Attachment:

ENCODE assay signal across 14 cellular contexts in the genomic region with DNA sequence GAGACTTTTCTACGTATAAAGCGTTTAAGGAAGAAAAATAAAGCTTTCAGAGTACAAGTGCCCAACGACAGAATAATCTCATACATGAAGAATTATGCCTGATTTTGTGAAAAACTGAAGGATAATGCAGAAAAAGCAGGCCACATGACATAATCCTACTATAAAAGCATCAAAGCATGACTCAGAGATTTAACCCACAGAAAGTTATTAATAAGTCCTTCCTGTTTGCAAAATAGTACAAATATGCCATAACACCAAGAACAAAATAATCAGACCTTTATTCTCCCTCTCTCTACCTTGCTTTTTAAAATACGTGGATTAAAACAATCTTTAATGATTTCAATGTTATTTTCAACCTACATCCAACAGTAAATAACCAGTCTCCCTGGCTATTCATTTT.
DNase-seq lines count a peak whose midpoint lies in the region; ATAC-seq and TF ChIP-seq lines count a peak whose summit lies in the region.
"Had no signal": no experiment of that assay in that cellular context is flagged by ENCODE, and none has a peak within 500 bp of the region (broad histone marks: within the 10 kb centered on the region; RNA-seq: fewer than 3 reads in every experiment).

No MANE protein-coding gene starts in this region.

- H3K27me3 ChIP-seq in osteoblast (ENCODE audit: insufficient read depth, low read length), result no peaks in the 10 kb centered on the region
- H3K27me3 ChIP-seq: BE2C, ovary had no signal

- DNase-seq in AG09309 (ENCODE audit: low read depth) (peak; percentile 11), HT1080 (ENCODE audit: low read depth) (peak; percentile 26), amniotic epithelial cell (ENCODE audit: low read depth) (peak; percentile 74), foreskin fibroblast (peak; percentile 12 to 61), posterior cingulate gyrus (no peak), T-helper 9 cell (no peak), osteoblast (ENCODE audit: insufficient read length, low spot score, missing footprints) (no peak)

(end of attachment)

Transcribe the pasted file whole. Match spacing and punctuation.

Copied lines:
ENCODE assay signal across 14 cellular contexts in the genomic region with DNA sequence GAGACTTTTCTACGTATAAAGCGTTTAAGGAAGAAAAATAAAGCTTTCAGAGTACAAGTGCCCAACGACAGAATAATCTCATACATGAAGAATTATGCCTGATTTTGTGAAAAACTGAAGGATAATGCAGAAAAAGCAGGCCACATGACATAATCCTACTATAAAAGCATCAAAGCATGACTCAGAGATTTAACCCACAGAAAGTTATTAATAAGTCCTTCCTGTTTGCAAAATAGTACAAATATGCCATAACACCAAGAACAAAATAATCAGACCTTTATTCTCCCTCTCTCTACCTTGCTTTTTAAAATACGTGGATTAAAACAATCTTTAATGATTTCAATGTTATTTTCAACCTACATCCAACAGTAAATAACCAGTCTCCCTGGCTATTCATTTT.
DNase-seq lines count a peak whose midpoint lies in the region; ATAC-seq and TF ChIP-seq lines count a peak whose summit lies in the region.
"Had no signal": no experiment of that assay in that cellular context is flagged by ENCODE, and none has a peak within 500 bp of the region (broad histone marks: within the 10 kb centered on the region; RNA-seq: fewer than 3 reads in every experiment).

No MANE protein-coding gene starts in this region.

- H3K27me3 ChIP-seq in osteoblast (ENCODE audit: insufficient read depth, low read length), result no peaks in the 10 kb centered on the region
- H3K27me3 ChIP-seq: BE2C, ovary had no signal

- DNase-seq in AG09309 (ENCODE audit: low read depth) (peak; percentile 11), HT1080 (ENCODE audit: low read depth) (peak; percentile 26), amniotic epithelial cell (ENCODE audit: low read depth) (peak; percentile 74), foreskin fibroblast (peak; percentile 12 to 61), posterior cingulate gyrus (no peak), T-helper 9 cell (no peak), osteoblast (ENCODE audit: insufficient read length, low spot score, missing footprints) (no peak)